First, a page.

Review: Arabella Casa di Pasta at The Tasting Room_lowres

Diners sample wines and pasta dishes at The Tasting Room.

Excluding technical mistakes (an appetizer that's wrongfully charred, a main course that's cold in the middle) there are few things more disappointing than pasta that isn't cooked well. But restaurants committed to perfecting pasta, turning out dishes with an al dente bite instead of soggy, overcooked noodles, separate the wheat from the chaff.

  Almost like a permanent popup within The Tasting Room, Arabella Casa di Pasta — the blink-and-you-miss-it prodigy that anchors the cobblestone courtyard — has emerged as a go-to spot for a correctly executed bowl of pasta. It serves some of the best house-made fusilli and linguine in the city. (On Mondays, Arabella does not serve food but The Tasting Room offers cheese plates.)

  Bucking the trend of fly-by-night pop-up restaurants that shuffle into and out of symbiotic relationships in offbeat spaces, The Tasting Room — a high-end, exposed- brick-and-chandelier wine shop — and Casa di Pasta are intertwined.

  Located in the former home of Diva Dawg, the wine bar and restaurant has been completely transformed from a highbrow hot dog stand into a candles-and-roses affair. Despite its hoity-toity decor, the laid back atmosphere completely embodies the West Coast vibe of its owners, husband and wife team Toby and Lisa DeVore. (There's also a good bit of white leather seating, which is brave since wine and sauce both make fantastic stains.)

  Patrons pass in and out between the wine shop and courtyard, sampling glasses of wine from the ever-growing list while waiting for Italian dishes. The collection of Eastern European wines is novel, with a rose-tinted 2012 Pullus pinot grigio from Slovenia that's crisp enough to make even the most humid day bearable. While its worth sampling a variety of options over a few visits, if you're planning on having more than a couple of glasses in a single night, it makes more sense to buy a bottle; by-the-glass prices are steep — $12-$13 on average.

  While the wine list is long, the menu at Arabella Casa di Pasta is very small. At first glance, its tight focus on build-your-own pasta combinations seems to have more in common with a buffet line than a date-night destination. Take one bite, however, and the difference is clear. Casa di Pasta chef Phillip Marks makes all the pastas in house, including a full-bodied spinach variety. Unlike many Italian joints, where a moat of sauce is unceremoniously glopped on to a plate, the pastas steal the show with a perfectly portioned sauce-to-noodle ratio. All this is accomplished at a reasonable price: A full meal — appetizer included — probably won't run more than $25.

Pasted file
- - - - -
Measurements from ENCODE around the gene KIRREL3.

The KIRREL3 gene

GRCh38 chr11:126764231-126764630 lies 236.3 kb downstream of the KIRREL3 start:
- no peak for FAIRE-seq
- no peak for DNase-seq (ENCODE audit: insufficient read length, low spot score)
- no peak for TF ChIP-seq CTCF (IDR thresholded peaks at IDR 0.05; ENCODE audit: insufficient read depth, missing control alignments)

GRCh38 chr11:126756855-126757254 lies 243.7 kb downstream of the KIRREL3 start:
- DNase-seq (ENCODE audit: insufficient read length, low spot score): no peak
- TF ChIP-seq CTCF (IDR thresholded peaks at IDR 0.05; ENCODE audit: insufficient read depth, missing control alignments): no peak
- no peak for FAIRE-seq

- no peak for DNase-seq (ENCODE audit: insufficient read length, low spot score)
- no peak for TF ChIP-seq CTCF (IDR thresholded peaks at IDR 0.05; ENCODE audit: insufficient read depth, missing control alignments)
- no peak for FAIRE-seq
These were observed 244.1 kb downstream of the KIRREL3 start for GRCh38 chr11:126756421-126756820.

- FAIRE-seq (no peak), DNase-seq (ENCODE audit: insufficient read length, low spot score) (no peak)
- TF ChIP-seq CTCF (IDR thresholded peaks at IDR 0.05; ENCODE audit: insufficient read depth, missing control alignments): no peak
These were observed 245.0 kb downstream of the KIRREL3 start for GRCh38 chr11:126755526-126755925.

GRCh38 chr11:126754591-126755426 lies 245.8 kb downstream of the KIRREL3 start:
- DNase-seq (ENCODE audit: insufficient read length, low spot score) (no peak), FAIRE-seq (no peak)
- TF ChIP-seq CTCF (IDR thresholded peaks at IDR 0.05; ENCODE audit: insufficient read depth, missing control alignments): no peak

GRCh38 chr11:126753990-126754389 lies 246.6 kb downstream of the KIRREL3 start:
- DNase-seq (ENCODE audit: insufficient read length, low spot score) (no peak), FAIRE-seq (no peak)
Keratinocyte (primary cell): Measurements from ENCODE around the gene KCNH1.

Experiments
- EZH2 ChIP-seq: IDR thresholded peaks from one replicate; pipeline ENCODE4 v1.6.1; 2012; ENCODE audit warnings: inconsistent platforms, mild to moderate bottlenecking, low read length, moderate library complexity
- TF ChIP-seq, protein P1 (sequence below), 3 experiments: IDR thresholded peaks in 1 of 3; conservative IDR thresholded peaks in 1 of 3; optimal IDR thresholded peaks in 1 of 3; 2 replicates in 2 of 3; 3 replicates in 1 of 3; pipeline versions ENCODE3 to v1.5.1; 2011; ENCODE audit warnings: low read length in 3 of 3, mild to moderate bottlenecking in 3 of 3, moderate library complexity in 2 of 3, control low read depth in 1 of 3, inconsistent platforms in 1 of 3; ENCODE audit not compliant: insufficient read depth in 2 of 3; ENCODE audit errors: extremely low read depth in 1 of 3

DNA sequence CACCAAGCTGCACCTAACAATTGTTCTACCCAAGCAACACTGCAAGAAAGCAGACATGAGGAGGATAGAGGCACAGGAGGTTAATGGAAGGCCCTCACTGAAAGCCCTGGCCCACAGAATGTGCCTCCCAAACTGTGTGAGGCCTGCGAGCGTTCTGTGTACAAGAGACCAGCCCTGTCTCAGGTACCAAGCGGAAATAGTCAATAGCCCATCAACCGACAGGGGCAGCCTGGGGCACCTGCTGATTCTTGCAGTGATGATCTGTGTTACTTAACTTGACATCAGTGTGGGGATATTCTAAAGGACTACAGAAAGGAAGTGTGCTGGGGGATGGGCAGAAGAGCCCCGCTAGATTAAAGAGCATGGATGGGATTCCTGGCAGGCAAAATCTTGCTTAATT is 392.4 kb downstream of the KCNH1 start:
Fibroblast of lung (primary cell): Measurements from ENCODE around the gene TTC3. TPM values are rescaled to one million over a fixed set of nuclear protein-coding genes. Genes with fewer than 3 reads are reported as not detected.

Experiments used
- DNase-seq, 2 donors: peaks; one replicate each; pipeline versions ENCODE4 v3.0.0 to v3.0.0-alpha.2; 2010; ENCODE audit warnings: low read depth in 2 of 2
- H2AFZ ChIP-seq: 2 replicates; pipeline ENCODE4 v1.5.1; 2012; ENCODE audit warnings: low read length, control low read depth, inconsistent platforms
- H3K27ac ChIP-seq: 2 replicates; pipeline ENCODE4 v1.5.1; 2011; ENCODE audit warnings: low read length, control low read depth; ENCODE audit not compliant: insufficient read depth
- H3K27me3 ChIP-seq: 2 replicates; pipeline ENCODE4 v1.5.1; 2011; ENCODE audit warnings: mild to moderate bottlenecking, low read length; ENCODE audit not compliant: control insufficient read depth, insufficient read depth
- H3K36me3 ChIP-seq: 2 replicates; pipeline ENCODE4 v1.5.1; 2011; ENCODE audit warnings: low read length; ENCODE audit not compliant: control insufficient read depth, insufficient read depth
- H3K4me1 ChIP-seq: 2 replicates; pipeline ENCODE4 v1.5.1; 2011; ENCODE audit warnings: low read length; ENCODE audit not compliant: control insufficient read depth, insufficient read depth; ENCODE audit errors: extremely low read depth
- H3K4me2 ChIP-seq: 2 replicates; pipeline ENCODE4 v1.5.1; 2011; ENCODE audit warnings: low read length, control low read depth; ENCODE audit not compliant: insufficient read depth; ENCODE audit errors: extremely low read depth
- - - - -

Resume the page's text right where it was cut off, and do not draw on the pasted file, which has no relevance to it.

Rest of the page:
Pesto cream, which is made with pecans instead of pine nuts, has a buttery flavor without any of the tinny aftertaste often associated with pine nut dishes. It pairs particularly well with the fusilli, which picks up sauce in its spirals. Topping this dish (or any of the pastas) with a smattering of Italian sausage, which combines sweet sage with a punch of heat from red chili flakes, is a solid bet. Also notable are the meatballs, which are cue ball sized, tender and spotlight the kitchen's use of the herb bed located below the ordering window.

  If you're looking for a healthy dose of umami, the funghi sauce — a thin-but-creamy white sauce with an assortment of mushrooms — is hearty yet balanced, making the subtle differences between mushrooms discernable. One of the menu's few misses is the shrimp piccata, which makes too liberal use of a mouth-puckering, lemon-infused extra virgin olive oil, and the shrimp have an unpalatable rubbery texture.

  If you're on a low-carb diet or trying to avoid headache-inducing histamines, it's probably best to take a pass on this duo. If not, The Tasting Room and Arabella Casa di Pasta could be the perfect spot for your next low-key, yet luxurious, weekend meal.